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Considerable criticism has been directed at Norwegian authorities on development aid the past few years, due to their involvement with Norwegian business. The question that many people have raised is who is supposed to benefit from this aid, poor countries or Norwegian share holders. Led by the Minister of International Development and Human Rights, Hilde Frafjord Johnson, the recently stepped down government addressed the issue. An attempt was made to direct the aid focus away from business interests. At the same time, a non-acceptance principle in terms of corruption was introduced. Whether it is called bribes, financial incentives, or return commission, corruption is a widely used instrument in a number of countries where Norwegian aid funds are supporting Norwegian business involvement.

Scancem, a former Aker RGI company, are initiating activities in Bangladesh. They are helped along by Norad (Norwegian Agency for Development Co-operation) and Norfund (Norwegian Investment Fund for Developing Countries), who own a 25% share in the company. The cement is sourced from the island paradise of Langkawi in Malaysia. Scancem are optimistic regarding their future in Bangladesh. Still, the question remains whether this is an appropriate allocation of Norwegian aid funds?

Carbon credit trade may be seen as an oldfashioned sale of indulgences, where the rich is given an opportunity to buy their way out of trouble. A while ago, NorWatch came across another peculiar way of paying indulgences.
The human rights situation concerning the building of the American Enron's gas fired power station on the Indian west coast, has met with massive criticism from a number of human rights organisations. Kvaerner is currently carrying out work for the project, such as the building of facilities for unloading and storage of LNG. On a number of accounts, assisted by local police and authorities, the developer is violating the rights of the local population.
For a long time, Kvaerner has maintained that the partly owned arms company in South Africa is inactive. During a recent visit to South Africa, NTB (a Norwegian news agency) sought to interview the general manager of Techno Arms, Ratomir Andrejevic. NTB was not allowed to visit the office, but managed to reveal that the arms factory is still in operation. The address of the factory is identical to that of Cementation Africa, Kvaerner's main company in South Africa. Furthermore, the company has now opened its own arms sale.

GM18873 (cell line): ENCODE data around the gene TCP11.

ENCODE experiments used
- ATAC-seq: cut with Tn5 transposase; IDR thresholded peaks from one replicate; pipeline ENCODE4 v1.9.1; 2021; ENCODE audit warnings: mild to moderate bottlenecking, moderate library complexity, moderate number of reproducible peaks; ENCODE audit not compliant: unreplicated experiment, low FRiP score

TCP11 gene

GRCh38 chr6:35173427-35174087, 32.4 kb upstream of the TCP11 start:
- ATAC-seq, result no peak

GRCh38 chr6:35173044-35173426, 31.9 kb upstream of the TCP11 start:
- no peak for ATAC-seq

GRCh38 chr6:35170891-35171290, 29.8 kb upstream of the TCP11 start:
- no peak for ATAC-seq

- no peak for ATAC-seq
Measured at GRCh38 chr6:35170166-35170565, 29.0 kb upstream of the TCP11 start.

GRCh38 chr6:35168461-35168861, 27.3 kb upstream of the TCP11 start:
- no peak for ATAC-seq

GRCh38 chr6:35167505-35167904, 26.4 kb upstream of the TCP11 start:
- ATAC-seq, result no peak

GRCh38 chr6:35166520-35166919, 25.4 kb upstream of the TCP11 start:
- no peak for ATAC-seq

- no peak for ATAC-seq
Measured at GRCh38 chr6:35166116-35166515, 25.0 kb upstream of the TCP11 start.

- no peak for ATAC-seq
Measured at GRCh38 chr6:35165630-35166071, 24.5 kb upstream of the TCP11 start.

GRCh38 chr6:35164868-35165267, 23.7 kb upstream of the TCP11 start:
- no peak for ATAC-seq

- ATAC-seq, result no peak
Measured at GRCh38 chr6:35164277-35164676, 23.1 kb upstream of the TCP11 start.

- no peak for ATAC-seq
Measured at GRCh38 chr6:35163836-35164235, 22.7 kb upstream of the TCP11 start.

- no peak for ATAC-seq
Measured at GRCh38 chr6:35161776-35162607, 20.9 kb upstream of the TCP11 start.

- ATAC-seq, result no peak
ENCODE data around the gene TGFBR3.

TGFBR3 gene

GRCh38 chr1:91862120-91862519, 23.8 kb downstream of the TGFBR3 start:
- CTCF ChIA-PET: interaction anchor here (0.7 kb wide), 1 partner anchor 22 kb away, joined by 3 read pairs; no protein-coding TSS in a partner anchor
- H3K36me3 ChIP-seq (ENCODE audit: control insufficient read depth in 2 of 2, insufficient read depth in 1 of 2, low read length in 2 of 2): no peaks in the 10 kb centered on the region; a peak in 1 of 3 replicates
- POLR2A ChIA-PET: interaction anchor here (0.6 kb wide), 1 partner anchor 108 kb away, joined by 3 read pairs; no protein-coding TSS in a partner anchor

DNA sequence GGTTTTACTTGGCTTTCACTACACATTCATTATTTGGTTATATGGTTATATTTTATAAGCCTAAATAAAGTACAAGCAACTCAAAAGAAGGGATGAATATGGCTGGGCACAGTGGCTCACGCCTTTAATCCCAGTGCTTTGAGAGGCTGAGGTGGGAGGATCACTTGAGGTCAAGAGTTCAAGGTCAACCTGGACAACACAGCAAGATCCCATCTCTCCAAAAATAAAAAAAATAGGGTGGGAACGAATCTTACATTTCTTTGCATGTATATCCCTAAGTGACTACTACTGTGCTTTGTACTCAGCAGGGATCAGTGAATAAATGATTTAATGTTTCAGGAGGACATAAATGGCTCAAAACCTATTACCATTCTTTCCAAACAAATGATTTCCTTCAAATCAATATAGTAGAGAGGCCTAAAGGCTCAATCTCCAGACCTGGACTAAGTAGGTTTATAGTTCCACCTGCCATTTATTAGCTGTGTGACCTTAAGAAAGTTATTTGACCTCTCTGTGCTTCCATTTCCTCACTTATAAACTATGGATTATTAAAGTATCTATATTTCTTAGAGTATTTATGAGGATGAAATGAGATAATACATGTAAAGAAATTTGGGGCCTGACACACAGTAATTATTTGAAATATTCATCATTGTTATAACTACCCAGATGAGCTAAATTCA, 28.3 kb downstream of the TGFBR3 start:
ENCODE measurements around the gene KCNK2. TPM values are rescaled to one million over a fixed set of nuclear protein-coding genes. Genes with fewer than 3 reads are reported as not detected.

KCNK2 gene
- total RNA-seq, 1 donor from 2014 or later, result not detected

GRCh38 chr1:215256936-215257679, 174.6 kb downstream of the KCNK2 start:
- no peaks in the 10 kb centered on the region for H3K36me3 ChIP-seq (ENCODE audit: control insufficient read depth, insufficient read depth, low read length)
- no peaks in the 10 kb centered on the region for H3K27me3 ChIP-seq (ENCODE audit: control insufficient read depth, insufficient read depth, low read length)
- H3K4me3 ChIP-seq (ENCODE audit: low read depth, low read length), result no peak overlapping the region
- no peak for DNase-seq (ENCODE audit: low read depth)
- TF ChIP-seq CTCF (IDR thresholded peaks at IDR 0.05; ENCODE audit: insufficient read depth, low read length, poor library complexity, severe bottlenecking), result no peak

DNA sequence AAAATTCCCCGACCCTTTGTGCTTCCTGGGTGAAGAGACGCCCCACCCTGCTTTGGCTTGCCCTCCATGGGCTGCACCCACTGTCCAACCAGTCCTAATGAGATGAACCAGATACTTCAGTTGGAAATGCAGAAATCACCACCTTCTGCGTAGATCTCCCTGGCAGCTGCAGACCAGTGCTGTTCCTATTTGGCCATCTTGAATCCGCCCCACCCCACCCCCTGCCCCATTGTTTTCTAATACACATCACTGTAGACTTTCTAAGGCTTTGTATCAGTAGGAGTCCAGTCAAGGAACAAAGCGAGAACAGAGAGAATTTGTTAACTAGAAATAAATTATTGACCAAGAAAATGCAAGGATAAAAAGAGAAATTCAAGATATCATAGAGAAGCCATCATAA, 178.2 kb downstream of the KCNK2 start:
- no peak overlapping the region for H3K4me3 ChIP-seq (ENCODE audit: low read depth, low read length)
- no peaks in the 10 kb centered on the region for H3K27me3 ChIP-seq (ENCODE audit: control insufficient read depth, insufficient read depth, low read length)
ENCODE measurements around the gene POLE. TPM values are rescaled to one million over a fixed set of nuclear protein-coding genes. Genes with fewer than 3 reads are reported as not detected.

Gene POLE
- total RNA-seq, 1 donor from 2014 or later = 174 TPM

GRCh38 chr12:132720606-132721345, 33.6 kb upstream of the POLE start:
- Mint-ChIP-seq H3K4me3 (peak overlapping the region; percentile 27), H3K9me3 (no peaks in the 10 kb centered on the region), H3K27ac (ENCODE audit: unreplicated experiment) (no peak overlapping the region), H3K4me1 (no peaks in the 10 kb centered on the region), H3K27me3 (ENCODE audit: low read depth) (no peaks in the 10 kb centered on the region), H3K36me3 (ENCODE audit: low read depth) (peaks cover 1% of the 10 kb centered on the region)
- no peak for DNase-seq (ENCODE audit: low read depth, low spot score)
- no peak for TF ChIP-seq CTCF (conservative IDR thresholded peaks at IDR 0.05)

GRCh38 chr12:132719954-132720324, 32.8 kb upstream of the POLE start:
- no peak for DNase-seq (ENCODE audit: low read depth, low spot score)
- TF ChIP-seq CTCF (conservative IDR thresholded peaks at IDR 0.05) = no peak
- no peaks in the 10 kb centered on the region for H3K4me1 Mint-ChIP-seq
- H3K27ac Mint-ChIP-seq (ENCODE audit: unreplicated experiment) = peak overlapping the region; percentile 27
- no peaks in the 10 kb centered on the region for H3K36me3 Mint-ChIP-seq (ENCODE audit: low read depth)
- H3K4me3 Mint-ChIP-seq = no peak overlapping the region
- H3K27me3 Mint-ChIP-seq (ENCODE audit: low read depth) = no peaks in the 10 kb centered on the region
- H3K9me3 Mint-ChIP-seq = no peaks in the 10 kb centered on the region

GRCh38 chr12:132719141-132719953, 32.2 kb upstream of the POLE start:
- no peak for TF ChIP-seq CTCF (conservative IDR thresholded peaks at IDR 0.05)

Saga Petroleum's rusty property left in Benin is about to become an environmental disaster. Production on the Seme field, initiated by Norwegian state guarantees and loans, became a fiasco for the poor, West-African country. 97% of the minimal incomes from the production took its way into Norwegian pockets. The nearly 20 year old installations must be removed safely, but who shall pay for it?
After waiting for 7 years, it appears that the last 59 families who had to move when the oil refinery in Melaka was established, will finally get their compensation. However, the amount is less than their claim, and it is given ex gratia, not because Petronas thinks they are entitled to it, but because the company wants to finish the case. At the same time, both the refinery and the local environmental authorities receive a stream of complaints about air pollution and noise problems. The head of the refinery's environmental department is not satisfied. The employees at the refinery are not allowed to establish independent, national trade unions, and Statoil obviously does not have a problem with that.

During an official visit to India in January, the Norwegian Minister of Foreign Affairs, Knut Vollebæk, discussed the human rights aspect of Norsk Hydro's planned bauxite project Utkal Alumina with among others the Indian prime minister, with Norsk Hydro and with different NGOs. The Ministry of Foreign Affairs believes that Vollebæk's visit has contributed to improved communication between the parties. But locally, tension increases again in Utkal Alumina's project area. On 13 February, more than 5000 representatives of the affected local population demonstrated outside Utkal Alumina's local office.

 

Only after NorWatch's report on Mustad's social security fraud in the Philippines (see NorWatch no. 13/99) reached the Norwegian press, the company acted according to its conscience.
Values for at least 140 billion rupiah (152 million Norwegian kroner) were lost when angry villagers set fire to hundreds of thousands of cubic metres of wood as well as equipment on the factory premises of the cellulose giant PT Tel in Indonesia just before New Year. The management of the controversial company, to which Kværner has delivered equipment worth hundreds of millions kroner, dismissed 860 workers after the riot. A few days after the sabotage, which took place when production was about to start at the new plant, security guards found four molotov cocktail bombs in the workers' residential area.
An increasing amount of Norwegian ships end up on beaches in Bangladesh for scrapping. Ominous reports on life-threatening working conditions and extensive damages to the local environment have come earlier from similar activity in India. Last December, NorWatch went to Bangladesh to look into the situation there. The results are summed up in the report "Stuck in the mud".
In a letter to bishop Gunnar Stålsett, Mindex writes that the company is disappointed with his uncritical adaptation of allegations against the company's nickel project on the Philippine island Mindoro. The Norwegian mining company says that their project will be socially and environmentally acceptable, and that the bishop should be careful in order to avoid being used by "coalitions of radical, leftist extremists", of which NorWatch allegedly is a part of.